Wednesday's HOT MIC
Because of the lack of any real evidence but a desperate need for it to be true, the global warming/hurricane increase issue has become a field of double-talk. Consider this quote from Allison Wing, a postdoctoral research fellow at Columbia University and supposed hurricane expert:
“Unfortunately for society, it does seem like a fairly confident projection that hurricanes will get stronger in the future. There is less evidence that they have gotten stronger thus far because of complicated factors, some which oppose that increase and some which favor it in the current climate, as well as limitations from our observational record. We simply don’t have that many years of reliable data. But all of that is consistent with our expectations, and as the climate becomes even warmer we expect that … the increase in intensity will get larger, and it will be unfortunately even easier to see that the hurricanes are going to get more intense.”
If you think that makes any sense, you too can be a climate scientist these days.
“It is a fundamental fact, although increasingly conveniently ignored, that no single climate event or location can be attributed to global warming. There is simply no valid way to prove a connection and correlation is not causation. If it were, the following would be true: As global warming has supposedly been occurring, the average human lifespan has significantly increased. Therefore, global warming causes increased human lifespans and is a good thing.”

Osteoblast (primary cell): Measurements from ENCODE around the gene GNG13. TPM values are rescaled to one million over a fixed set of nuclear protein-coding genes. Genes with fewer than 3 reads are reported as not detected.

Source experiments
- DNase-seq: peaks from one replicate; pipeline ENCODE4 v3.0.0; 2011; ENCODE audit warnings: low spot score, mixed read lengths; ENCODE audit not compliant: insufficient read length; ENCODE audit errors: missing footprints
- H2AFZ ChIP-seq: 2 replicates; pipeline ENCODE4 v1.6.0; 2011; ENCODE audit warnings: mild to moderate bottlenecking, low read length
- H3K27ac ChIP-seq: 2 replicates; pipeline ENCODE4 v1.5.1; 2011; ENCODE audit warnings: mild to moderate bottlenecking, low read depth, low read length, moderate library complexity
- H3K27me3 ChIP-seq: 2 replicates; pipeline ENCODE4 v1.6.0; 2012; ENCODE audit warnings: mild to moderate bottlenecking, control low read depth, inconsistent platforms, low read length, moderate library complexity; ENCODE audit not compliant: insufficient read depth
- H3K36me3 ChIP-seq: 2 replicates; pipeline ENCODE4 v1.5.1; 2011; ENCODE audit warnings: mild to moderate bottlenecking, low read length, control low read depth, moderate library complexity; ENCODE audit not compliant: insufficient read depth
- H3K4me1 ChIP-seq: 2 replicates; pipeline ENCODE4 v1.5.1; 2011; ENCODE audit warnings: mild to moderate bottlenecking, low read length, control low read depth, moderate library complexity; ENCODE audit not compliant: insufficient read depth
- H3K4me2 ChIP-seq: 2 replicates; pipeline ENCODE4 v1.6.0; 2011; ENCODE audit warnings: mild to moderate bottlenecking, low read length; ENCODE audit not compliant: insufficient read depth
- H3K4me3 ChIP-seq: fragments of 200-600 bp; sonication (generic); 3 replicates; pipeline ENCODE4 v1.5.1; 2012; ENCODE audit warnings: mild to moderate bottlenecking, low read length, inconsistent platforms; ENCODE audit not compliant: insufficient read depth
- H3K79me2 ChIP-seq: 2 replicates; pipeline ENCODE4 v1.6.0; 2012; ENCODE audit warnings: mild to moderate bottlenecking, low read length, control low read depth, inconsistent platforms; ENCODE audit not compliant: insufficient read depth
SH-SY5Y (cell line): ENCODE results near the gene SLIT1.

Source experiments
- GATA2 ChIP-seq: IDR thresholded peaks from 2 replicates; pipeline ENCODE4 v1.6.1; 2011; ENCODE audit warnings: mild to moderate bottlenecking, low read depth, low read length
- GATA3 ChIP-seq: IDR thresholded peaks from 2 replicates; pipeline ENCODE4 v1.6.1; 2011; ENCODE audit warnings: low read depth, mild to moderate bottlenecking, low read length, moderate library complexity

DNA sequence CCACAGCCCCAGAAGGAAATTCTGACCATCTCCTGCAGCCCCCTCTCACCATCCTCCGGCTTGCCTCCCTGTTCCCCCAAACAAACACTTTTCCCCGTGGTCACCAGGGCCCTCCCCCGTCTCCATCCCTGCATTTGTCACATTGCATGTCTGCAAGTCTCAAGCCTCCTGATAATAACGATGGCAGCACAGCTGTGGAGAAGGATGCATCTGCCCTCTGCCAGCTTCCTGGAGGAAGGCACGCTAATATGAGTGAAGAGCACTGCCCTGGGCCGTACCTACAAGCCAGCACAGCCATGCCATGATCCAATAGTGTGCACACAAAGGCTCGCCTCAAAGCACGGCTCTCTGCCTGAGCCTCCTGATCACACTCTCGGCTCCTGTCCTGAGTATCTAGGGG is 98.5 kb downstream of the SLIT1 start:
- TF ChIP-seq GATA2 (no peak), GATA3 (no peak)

Even climate change supporters in the rest of the scientific community are a lot more circumspect about hurricanes and the effect of global warming on their severity:
- It is premature to conclude that human activities–and particularly greenhouse gas emissions that cause global warming–have already had a detectable impact on Atlantic hurricane or global tropical cyclone activity. That said, human activities may have already caused changes that are not yet detectable due to the small magnitude of the changes or observational limitations, or are not yet confidently modeled (e.g., aerosol effects on regional climate).
Somehow, I don't think 50 inches of rain falls in the category "small magnitude of the changes."
There is no such thing as a "science press" anymore. Instead we have Bill Nye and his marvelous magical gender machine and other charlatans who make money by scaring the people of earth by claiming we're all going to die a horrible death unless we listen to them.
Science journalism used to be the toughest gig because it is extraordinarily difficult to take mind-bending concepts and explain them so that the average American can understand at least some of it. They don't even try anymore. What we get now are lectures about how ignorant we are for not accepting them at their word and constant hectoring about our "carbon footprint."
The drivel that's published today might as well be placed in the comics section.